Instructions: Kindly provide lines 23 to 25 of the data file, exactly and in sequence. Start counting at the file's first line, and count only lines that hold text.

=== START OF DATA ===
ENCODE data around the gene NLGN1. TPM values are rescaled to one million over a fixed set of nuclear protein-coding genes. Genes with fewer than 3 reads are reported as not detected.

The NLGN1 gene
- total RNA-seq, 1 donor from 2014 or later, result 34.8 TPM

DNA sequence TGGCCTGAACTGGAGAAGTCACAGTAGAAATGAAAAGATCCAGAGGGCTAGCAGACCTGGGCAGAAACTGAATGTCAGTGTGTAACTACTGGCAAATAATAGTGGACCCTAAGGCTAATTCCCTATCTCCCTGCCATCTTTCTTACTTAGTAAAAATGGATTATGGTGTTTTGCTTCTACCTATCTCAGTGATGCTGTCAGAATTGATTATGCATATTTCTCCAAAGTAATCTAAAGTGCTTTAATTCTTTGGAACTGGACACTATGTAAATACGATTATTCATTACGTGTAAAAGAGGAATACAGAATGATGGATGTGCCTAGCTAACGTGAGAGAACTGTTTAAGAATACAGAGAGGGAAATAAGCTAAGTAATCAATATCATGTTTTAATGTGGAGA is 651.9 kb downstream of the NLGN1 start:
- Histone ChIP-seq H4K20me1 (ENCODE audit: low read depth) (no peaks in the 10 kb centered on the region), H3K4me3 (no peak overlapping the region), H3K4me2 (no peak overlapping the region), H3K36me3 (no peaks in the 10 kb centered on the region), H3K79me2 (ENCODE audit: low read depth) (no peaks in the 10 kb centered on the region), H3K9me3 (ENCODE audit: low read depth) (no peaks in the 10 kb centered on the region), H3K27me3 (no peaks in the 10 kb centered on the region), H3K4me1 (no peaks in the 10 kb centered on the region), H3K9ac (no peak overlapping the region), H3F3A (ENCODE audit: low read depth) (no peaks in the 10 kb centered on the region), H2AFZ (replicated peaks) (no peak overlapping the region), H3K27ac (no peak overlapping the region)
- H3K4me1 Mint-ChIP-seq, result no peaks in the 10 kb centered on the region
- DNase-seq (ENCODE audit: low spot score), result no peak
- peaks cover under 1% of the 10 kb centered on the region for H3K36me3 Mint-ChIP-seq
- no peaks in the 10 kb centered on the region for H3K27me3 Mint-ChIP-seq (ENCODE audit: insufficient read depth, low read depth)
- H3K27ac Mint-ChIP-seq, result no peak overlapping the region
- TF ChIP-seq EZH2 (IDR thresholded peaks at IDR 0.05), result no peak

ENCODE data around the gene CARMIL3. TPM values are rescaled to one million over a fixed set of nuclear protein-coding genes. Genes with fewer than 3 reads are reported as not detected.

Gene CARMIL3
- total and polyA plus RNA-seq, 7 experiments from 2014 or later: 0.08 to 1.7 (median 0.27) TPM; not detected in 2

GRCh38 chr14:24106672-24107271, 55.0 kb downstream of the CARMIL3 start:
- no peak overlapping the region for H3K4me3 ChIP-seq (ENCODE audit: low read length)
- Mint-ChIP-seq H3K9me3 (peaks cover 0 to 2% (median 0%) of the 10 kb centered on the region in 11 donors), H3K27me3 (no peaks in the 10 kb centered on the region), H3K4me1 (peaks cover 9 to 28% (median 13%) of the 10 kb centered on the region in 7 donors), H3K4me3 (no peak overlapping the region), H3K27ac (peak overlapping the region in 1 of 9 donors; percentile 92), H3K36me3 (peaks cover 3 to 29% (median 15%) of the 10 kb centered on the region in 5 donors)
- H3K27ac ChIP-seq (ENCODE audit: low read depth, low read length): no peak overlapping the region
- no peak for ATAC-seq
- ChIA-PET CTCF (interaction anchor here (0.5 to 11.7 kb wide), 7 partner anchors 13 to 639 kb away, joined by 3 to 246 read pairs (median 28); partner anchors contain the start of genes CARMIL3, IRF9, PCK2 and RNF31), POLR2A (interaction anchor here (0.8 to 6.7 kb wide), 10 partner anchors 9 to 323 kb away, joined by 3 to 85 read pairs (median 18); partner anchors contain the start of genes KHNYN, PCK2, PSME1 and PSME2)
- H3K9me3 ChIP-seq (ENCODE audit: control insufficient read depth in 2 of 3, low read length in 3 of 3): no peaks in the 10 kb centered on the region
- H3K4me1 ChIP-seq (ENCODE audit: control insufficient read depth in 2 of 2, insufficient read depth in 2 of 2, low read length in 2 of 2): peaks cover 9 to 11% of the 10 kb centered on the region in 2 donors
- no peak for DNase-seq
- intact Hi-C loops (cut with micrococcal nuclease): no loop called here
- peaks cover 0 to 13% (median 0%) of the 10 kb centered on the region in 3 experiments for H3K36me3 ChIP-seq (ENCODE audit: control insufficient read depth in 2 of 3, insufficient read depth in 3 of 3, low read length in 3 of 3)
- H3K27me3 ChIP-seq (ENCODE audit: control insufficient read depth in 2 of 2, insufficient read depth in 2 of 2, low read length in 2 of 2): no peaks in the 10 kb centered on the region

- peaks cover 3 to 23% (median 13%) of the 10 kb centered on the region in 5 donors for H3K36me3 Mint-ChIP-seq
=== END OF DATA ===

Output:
- no peak for DNase-seq
- intact Hi-C loops (cut with micrococcal nuclease): no loop called here
- peaks cover 0 to 13% (median 0%) of the 10 kb centered on the region in 3 experiments for H3K36me3 ChIP-seq (ENCODE audit: control insufficient read depth in 2 of 3, insufficient read depth in 3 of 3, low read length in 3 of 3)